Video: Yellow Sallies on the Yellowstone River (the Other One)

Written by: Grant Bench

With the extreme runoff conditions we had in 2011, naturally we breathed a big sigh of relief when the conditions in the summer of 2012 were looking ideal. It seemed like fishing was excellent all over the West, and our streams and rivers around Falcon’s Ledge were no exception.

Spencer Higa and I had a rare day off and decided to go check on the stonefly hatch on the Yellowstone River. Not the Yellowstone that flows through Yellowstone National Park, but the Yellowstone River that flows off of the south slope of the Uinta Mountains in northeastern Utah. It’s a freestone river that holds abundant populations of brook, rainbow, cutthroat, and a few brown trout, and it’s our go to stream for anglers after the Grand Slam (four species in one day).

Not nearly as large as the Yellowstone in Montana, this one is a high-country freestone stream.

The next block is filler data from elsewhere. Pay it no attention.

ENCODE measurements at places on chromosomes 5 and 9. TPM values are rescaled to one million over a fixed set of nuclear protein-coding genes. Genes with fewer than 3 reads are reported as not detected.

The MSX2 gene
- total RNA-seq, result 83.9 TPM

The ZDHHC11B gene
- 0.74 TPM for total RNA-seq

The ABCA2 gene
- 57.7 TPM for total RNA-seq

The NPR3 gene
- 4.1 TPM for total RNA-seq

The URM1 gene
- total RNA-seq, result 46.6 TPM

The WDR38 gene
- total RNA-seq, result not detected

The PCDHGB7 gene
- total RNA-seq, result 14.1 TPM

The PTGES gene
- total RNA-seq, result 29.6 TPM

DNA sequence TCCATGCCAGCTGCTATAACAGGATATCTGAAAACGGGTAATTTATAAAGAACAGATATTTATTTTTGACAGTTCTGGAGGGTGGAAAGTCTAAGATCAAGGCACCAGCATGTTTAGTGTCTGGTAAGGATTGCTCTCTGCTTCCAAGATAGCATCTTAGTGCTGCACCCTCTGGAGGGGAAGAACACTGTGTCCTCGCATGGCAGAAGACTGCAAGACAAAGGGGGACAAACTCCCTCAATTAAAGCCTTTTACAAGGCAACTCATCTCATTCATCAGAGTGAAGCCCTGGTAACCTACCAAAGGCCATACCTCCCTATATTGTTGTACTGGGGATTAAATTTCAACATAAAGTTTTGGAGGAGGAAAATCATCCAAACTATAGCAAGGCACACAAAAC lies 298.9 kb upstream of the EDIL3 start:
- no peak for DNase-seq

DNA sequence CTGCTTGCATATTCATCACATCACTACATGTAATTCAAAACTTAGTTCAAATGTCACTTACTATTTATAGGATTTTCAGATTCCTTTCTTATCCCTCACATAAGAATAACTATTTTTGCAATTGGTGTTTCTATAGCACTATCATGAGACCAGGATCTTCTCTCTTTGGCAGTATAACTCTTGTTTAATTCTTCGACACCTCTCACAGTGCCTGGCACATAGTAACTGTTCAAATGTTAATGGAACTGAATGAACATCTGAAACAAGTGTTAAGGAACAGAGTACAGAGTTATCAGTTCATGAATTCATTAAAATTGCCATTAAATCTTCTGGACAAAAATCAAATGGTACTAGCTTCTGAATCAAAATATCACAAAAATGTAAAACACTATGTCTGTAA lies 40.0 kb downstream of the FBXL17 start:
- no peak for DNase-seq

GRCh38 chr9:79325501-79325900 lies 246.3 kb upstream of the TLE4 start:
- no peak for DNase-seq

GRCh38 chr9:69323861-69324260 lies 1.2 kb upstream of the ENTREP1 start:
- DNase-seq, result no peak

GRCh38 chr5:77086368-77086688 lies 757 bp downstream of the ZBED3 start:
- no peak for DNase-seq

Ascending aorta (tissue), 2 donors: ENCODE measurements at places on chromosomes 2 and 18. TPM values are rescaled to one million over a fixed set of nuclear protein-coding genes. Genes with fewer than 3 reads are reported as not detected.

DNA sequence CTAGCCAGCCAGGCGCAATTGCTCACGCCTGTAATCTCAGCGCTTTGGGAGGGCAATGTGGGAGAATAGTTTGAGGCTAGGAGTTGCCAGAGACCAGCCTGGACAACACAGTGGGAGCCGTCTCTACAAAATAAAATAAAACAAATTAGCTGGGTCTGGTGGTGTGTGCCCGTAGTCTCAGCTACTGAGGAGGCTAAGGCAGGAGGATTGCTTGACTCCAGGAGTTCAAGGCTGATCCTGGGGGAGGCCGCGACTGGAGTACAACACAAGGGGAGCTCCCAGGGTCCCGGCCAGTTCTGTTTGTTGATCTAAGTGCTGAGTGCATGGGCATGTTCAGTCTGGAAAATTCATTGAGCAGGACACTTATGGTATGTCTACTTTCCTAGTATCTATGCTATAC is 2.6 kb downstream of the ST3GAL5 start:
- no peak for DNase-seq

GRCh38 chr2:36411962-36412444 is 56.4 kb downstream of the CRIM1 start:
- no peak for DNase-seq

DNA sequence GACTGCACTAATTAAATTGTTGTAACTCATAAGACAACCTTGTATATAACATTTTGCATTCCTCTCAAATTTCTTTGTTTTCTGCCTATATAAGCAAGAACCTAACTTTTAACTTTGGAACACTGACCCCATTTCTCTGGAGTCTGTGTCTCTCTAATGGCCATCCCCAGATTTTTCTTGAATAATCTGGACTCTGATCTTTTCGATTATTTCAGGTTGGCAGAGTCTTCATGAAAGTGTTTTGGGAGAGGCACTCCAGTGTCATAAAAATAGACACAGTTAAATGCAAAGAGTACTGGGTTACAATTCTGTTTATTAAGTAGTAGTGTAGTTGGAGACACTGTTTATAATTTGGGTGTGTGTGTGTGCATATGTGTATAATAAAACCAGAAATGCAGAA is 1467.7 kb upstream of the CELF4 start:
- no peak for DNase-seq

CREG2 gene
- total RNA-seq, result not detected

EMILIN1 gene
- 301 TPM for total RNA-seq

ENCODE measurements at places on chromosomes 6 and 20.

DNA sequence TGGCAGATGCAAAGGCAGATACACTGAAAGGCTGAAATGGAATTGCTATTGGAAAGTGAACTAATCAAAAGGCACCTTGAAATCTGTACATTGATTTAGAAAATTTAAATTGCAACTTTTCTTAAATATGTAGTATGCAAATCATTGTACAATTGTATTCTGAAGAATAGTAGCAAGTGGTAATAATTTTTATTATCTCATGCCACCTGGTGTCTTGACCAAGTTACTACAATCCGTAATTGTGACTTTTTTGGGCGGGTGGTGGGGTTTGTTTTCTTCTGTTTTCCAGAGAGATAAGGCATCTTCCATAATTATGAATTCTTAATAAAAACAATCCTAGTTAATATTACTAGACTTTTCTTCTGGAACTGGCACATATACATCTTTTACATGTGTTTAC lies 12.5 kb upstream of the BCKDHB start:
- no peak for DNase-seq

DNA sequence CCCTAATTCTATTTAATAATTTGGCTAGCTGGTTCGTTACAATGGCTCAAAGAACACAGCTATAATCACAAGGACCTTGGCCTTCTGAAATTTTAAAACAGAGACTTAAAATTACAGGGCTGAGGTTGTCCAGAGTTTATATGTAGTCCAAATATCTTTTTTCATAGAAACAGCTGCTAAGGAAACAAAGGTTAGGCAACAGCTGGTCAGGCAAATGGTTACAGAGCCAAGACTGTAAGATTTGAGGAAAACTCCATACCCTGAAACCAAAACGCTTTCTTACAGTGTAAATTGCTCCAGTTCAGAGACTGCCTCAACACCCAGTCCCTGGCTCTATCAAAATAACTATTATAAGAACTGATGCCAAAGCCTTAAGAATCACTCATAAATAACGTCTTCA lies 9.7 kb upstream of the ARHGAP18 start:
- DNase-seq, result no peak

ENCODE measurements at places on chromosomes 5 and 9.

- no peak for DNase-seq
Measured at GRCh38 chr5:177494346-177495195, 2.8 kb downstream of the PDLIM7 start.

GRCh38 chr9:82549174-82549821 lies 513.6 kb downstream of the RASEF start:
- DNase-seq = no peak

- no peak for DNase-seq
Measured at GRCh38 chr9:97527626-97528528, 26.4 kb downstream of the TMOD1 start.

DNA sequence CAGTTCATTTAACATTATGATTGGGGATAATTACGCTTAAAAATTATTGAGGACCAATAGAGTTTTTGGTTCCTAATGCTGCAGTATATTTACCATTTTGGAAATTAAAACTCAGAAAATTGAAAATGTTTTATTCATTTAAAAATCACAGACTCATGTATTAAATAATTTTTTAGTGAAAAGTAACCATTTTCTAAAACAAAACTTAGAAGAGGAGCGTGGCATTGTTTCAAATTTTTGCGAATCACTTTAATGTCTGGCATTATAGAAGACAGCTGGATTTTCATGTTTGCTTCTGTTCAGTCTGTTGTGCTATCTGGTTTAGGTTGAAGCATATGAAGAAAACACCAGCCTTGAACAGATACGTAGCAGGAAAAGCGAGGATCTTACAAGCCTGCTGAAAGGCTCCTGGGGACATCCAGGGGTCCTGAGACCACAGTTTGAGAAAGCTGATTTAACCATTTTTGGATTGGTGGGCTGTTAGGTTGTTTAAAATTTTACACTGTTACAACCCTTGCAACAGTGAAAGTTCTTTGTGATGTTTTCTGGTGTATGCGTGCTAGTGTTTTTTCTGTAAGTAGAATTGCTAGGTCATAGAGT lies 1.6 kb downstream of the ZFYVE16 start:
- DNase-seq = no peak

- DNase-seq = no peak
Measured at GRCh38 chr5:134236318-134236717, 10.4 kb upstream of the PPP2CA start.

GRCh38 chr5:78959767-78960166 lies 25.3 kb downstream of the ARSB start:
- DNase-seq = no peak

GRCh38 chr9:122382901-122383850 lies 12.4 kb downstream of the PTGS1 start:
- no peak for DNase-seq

photo by Spencer Higa

Spencer and I pulled up, and we were immediately greeted with a hatch of yellow sallies. We enjoyed a few laughs and rigged up. The fish on this river aren’t particularly picky because their growing season isn’t as long as that on our lower-elevation rivers. When a fly is placed in their window, they usually eat. When stoneflies are present and active, it’s like every fish in the river is standing at attention in wait for an easy meal. If Nirvana is to be defined as liberation of the soul, Spencer and I were in dry-fly Nirvana all afternoon.

Ps: The record for Grand Slam on the Yellowstone river is 12 minutes

Grant Bench is a guide at Falcon’s Ledge in Altamont, Utah.


Wild trout go crazy when these small stoneflies are hatching.

photo by Spencer Higa

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